Thursday, July 9, 2009


People have all sorts of experiences with families. What kind of experience often depends on the kind of family they grew up with. There is also the kind of family that they want to create or are creating--which is influenced by the kind of family they grew up in. As a result, families can be havens of safety or hotbeds of disfunction and abuse.

There are many kinds of families. I want to look at three in particular: the nuclear family, the extended family, and the chosen family.

Nuclear families is what western society currently encourages--two adults, married, in a monogamous relationship, living together and often raising kids. In this isolated, individualistic society, they are often totally dependent on each other, stuck together and sometimes feeling trapped. The joke is that it's called the nuclear family because it's so explosive.

Extended families are the more traditional families, where several generations live together, often with aunts, uncles, cousins--nearby, if not in the same house. There is more kin to mingle with, which can be good or bad. Sometimes it may feel like they're all there watching out for each other, and sometimes it may feel like you can't get away from them.

Chosen family is what it says, family that you choose. This isn't always wonderful; Karen Lindsay points out: "Sometimes the chosen family mirrors the worst of biological families: The patriarchal power, the crippling dependency, the negation of the individual selves that can exist in a secure framework. Charles Manson was the leader of a chosen family; so was Jim Jones."

In truth, any of these three kinds of families can be healthy, good for people, or can be a horror show. What makes the difference? Little things like love, caring, and listening to each other. Even if everything in this society falls apart and we need to create something new from scratch, I think families will be part of the mix--and the families we create will still depend on what we bring to them.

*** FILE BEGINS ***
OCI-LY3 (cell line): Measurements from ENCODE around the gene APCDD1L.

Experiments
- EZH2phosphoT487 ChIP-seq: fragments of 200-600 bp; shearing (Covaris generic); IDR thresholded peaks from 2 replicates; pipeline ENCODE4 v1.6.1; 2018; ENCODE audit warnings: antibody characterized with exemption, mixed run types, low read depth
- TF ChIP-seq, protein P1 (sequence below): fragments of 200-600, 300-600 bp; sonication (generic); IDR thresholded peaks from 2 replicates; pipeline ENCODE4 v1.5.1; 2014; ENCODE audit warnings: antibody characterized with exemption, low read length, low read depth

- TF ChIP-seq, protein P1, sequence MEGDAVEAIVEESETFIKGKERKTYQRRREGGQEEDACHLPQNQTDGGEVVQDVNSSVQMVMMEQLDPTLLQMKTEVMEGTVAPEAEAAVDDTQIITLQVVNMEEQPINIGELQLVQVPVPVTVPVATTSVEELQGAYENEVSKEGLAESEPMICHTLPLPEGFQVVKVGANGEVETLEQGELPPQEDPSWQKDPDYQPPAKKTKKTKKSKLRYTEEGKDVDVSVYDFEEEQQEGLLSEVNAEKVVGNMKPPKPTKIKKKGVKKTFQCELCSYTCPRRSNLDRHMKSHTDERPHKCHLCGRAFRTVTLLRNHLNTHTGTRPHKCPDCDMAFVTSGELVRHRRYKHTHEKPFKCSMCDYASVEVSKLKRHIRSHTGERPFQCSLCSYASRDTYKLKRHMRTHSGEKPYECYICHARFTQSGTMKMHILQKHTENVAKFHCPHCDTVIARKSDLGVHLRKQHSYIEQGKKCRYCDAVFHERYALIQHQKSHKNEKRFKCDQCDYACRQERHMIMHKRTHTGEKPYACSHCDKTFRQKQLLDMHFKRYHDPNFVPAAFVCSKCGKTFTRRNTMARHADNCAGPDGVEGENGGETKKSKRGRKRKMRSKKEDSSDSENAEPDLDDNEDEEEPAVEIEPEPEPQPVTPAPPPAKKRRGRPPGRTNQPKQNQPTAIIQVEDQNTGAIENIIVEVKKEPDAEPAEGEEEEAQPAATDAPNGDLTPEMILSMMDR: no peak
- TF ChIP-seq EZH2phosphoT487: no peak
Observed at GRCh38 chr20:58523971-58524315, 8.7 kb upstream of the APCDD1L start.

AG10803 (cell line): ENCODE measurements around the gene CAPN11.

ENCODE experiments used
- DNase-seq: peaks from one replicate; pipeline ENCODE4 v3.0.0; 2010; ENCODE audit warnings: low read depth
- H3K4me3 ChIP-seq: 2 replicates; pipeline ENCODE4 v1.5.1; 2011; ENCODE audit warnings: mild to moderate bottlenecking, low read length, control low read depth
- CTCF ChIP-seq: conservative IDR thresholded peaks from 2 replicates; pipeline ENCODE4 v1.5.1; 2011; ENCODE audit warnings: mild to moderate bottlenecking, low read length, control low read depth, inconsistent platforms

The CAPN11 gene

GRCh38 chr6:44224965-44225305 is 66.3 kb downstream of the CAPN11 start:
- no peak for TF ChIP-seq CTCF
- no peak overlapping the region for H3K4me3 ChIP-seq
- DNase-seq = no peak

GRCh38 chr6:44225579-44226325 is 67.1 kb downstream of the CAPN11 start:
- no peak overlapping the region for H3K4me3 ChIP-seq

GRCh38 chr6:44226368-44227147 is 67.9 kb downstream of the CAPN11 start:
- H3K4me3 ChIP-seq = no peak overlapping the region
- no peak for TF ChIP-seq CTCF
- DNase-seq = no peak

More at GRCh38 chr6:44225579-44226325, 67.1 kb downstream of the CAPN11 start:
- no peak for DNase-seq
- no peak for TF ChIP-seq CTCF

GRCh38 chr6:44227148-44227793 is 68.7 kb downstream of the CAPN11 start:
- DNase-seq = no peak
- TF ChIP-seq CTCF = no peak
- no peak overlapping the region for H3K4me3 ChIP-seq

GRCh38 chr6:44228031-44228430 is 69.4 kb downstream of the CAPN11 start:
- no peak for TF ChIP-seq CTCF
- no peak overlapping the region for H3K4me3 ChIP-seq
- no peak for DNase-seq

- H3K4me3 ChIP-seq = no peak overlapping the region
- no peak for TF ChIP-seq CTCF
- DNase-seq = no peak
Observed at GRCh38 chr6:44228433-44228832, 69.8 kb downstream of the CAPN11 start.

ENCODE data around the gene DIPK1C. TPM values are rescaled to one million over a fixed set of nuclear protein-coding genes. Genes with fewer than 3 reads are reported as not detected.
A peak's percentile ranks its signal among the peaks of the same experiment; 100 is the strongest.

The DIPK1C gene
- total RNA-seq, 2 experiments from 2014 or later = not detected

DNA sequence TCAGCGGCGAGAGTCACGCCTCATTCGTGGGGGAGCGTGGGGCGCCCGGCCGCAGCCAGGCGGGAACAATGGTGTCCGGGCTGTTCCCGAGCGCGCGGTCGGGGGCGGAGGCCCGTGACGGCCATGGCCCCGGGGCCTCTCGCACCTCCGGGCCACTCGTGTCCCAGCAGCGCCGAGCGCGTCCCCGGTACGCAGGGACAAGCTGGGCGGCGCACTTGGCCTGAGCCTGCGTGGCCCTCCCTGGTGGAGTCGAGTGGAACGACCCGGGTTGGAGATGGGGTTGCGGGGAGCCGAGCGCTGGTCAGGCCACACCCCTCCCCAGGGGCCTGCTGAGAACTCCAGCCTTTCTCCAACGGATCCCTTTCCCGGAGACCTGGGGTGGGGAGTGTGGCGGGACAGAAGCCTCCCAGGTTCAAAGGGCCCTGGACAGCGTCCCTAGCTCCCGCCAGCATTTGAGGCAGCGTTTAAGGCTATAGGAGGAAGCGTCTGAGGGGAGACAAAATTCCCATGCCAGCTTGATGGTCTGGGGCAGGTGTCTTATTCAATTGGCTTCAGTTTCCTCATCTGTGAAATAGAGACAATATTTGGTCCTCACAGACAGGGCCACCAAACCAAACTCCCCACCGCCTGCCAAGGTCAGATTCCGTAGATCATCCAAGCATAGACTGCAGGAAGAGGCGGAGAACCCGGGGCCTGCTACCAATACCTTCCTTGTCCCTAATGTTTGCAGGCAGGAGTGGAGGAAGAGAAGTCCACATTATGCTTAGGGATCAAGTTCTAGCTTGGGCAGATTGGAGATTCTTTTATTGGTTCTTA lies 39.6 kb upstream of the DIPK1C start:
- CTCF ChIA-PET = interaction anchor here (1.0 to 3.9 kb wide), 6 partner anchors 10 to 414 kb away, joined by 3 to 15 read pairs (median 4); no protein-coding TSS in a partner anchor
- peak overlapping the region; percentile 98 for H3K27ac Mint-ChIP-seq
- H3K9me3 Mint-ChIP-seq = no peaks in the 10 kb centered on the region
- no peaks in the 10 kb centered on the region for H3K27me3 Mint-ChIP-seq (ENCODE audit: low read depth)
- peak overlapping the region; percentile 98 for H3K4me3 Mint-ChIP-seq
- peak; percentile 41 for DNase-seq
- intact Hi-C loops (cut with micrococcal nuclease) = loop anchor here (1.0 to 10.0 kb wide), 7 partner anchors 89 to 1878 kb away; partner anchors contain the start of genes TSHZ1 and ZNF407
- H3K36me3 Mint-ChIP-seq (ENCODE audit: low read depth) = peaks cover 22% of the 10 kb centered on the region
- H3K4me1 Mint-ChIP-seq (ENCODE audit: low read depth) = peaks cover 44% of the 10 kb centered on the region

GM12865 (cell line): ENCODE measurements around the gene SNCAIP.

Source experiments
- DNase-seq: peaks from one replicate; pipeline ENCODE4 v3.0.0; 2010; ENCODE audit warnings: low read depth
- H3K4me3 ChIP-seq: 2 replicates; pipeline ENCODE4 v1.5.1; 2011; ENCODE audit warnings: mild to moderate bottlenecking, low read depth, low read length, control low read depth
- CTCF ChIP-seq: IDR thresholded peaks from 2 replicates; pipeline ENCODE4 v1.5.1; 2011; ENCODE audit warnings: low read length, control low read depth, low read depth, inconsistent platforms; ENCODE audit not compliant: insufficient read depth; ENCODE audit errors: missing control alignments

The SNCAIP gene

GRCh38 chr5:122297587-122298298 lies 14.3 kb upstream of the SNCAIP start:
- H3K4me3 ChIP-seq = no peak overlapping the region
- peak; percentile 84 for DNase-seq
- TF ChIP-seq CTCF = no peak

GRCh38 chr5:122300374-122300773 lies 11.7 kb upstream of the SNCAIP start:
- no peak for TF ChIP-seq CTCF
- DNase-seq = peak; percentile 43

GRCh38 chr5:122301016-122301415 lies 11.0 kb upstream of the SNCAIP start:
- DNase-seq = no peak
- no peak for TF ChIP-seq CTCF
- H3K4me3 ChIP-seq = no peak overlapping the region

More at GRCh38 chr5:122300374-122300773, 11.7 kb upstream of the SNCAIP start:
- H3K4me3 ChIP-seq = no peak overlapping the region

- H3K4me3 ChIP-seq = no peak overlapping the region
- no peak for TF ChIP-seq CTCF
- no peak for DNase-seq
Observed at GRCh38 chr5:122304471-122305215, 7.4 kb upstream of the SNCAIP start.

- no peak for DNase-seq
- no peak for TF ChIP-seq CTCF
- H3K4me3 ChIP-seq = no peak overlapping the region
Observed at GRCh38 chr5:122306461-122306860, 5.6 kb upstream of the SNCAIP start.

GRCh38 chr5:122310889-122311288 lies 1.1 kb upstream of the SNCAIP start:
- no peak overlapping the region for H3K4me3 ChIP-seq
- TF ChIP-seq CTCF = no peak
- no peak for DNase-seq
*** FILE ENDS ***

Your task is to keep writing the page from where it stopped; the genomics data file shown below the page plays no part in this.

Family Equality Council--An online resource for GLBT families
Karen Lindsey, Friends as Family--A book about chosen family which explores a variety of ways family can be created; includes a chapter on 'Negative Chosen Familes'
Marriage & Family Processes--A sociological view on what the family is; it notes the controversies regarding types of families and contains a massive amount of links and references for those who want to explore more
Mike Martelli, "Network Therapy"--An article on a tool that emerged from Family Therapy that involves looking at extended family and social networks; much more information can be found in the books Family Networks (by Ross Speck and Carolyn Attneave) and Networking Families in Crisis (by Uri Rueveni); the original authors talk about 'Retribalization' (recreating 'tribes' or family networks) and its potential beyond family therapy is indicated by a postscript to this technical article: "In the broader context, as considered by Speck, political & social issues and problems may be appropriate for a retribalizing of persons sharing similar concerns. In this sense, the anti-war movement of the late 60's & early 70's, the anti-'nuke' movement of the 80's, and other issues capable of enlisting social concern & activism are serving to fortify supportive bonds between people. Ultimately, one may wish to extend this network conceptualization to it's fullest macrosocial application & envision a retribalization of the whole planet..."
Eric Raimy, Shared Houses, Shared Lives--Another book on chosen families (the subtitle is "The New Extended Families and How They Work"), this one shading into looking at communities, the subject of the next post
United Nations Programme on the Family--An agency within the UN devoted to exploring 'family issues'; they appreciate the diversity of families and promote the equality of women and men within families

Quote of the Day: "In every conceivable manner, the family is link to our past, bridge to our future." - Alex Haley


Robyn Coffman said...

Wonderful post, as always...

MoonRaven said...

Thank you!